Did China Bankroll Russia’s Annexation of Crimea? The Role of Sino-Russian Energy Relations

Book title: Russia's Turn to the East - Domestic Policymaking and Regional Cooperation

Publisert: 24. aug. 2018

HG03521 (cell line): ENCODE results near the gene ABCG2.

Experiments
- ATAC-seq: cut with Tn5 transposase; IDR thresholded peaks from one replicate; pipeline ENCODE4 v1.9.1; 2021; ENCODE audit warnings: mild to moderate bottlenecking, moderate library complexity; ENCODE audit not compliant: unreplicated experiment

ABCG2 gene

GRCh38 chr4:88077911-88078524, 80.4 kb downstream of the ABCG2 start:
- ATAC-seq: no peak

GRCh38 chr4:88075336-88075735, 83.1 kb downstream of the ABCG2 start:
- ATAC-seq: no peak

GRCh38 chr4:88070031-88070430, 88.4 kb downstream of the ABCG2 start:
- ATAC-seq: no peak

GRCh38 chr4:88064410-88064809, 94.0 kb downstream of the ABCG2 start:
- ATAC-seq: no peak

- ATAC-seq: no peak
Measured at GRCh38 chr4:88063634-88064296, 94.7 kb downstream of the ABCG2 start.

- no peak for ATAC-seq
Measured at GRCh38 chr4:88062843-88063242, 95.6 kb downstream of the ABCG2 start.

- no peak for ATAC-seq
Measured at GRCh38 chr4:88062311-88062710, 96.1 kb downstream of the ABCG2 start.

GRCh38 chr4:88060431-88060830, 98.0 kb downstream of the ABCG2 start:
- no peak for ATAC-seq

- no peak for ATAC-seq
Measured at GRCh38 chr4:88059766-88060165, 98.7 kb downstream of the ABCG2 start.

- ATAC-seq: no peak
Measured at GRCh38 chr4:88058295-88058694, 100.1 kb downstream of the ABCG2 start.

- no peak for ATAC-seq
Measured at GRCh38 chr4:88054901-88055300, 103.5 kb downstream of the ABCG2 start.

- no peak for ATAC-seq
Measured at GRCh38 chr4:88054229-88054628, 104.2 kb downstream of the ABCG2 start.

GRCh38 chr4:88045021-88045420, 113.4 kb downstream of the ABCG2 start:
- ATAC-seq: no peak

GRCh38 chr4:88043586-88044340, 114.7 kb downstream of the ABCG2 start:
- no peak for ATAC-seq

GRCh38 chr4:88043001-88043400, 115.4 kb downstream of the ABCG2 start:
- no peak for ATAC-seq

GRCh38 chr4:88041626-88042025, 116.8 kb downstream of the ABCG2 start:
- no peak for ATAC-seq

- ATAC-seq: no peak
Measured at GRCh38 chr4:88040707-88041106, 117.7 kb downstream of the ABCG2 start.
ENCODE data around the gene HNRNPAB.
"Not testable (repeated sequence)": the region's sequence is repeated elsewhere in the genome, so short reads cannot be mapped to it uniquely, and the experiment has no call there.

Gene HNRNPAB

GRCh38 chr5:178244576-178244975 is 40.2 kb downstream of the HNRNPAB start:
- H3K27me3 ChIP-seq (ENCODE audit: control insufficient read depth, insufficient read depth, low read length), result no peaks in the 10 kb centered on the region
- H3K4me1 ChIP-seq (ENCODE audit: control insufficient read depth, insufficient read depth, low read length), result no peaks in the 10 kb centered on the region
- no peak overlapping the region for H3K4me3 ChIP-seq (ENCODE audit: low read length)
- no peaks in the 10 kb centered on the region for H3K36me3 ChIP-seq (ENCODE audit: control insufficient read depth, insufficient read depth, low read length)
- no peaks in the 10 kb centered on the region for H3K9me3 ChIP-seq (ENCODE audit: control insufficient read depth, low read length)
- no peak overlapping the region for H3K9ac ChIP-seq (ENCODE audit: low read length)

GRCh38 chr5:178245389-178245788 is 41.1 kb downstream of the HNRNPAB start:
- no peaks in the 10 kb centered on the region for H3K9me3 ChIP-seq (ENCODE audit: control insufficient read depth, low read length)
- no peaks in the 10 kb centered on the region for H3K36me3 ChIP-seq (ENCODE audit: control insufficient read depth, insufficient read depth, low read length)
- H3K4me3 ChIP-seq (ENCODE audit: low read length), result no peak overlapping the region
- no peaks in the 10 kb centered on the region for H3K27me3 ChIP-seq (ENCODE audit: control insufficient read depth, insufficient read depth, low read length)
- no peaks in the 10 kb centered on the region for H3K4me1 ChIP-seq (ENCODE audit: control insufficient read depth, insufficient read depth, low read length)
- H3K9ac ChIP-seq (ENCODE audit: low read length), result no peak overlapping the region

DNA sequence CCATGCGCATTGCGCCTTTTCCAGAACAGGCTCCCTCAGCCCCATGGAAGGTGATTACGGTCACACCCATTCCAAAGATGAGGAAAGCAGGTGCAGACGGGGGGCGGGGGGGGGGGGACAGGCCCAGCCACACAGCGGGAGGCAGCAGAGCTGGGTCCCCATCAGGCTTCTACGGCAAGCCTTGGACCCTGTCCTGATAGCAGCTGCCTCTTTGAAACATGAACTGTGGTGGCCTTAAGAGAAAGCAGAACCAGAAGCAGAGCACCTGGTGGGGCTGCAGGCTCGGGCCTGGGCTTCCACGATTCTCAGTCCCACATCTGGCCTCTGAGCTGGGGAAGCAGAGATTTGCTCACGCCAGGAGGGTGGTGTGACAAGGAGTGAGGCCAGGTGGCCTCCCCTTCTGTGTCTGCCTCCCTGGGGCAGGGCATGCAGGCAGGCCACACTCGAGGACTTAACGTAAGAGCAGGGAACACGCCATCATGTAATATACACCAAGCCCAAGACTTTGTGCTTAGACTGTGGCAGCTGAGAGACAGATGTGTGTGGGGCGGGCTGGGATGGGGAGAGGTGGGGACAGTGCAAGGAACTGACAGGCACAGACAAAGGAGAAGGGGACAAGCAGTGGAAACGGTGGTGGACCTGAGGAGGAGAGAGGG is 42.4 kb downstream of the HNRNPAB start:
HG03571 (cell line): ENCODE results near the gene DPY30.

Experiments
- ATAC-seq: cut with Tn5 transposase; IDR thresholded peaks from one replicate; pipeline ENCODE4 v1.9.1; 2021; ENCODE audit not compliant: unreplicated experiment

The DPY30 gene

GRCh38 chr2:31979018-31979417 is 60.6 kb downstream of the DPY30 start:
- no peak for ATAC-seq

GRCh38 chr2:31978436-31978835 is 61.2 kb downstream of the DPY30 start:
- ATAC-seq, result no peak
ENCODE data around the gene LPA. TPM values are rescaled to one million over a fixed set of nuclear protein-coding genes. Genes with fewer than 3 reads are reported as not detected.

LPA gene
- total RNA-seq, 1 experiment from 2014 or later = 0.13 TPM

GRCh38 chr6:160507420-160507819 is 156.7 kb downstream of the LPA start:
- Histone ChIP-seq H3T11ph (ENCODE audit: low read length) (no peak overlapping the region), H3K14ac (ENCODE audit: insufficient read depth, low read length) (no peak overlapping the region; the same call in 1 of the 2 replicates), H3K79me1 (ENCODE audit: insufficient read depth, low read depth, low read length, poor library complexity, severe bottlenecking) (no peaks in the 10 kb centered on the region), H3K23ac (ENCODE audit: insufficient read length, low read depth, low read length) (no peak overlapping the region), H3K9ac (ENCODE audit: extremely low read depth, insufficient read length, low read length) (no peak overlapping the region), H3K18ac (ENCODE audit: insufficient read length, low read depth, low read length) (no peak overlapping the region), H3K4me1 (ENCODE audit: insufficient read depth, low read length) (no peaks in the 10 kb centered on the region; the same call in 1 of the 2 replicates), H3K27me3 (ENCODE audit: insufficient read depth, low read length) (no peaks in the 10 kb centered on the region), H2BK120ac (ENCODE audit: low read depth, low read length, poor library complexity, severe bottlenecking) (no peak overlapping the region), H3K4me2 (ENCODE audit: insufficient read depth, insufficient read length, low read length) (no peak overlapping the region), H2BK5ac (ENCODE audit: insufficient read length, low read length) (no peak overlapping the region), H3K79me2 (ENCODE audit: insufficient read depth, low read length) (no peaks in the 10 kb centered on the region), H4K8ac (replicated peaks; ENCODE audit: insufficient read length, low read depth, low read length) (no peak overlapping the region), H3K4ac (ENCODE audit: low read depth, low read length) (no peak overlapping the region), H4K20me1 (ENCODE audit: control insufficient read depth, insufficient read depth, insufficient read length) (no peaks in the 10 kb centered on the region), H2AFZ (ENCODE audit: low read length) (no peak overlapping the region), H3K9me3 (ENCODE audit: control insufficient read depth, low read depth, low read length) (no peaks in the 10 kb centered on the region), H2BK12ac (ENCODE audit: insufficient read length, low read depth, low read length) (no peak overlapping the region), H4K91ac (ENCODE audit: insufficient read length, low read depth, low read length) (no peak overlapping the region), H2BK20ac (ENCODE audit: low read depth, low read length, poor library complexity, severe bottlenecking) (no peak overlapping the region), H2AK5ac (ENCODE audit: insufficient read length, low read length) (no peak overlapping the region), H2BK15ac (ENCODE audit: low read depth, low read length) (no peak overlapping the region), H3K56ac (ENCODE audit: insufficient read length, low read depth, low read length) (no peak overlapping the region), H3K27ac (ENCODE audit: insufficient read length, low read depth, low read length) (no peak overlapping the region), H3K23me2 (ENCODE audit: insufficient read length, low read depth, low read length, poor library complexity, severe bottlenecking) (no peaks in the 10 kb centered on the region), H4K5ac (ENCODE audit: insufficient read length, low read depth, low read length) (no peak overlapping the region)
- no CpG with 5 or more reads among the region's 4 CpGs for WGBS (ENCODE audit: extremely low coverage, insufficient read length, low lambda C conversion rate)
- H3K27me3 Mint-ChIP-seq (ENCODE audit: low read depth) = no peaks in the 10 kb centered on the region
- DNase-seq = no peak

This chapter is an empirical analysis of energy cooperation between China and Russia, centred on the Ukrainian crisis as a defining event of the partnership. Despite China’s officially neutral political stance on Crimea, the increased frequency of meetings to discuss joint energy projects and the signing of the largest energy deal in world history created the impression that China actively stepped in and supplied the necessary financing to get Russia through sanctions over Crimea and the oil price collapse of 2014–2016. The chapter assesses this hypothesis by examining the long-term trends in lending, investments and trade trends between the two countries, and by taking a closer look at Chinese involvement in four concrete energy projects managed by some of the main Russian energy companies: Power of Siberia, Yamal LNG, Vankor and ESPO. While there is evidence of increased Chinese investments in Russia and a surge of Russian oil imports to China after the annexation, the authors conclude that China was not the major force keeping Russia’s wheels turning during the pre- and post-Crimea years. The involvement of China in the major Russian energy projects was planned and negotiated long before the annexation of Crimea. The authors therefore argue that China did not step in to bankroll Russia after Crimea, instead long-term trends in cooperation simply continued. On the other hand, clearly the long-term growth in cooperation between the two countries reduces Russia’s dependency on the West and provides greater elbowroom for its foreign policy.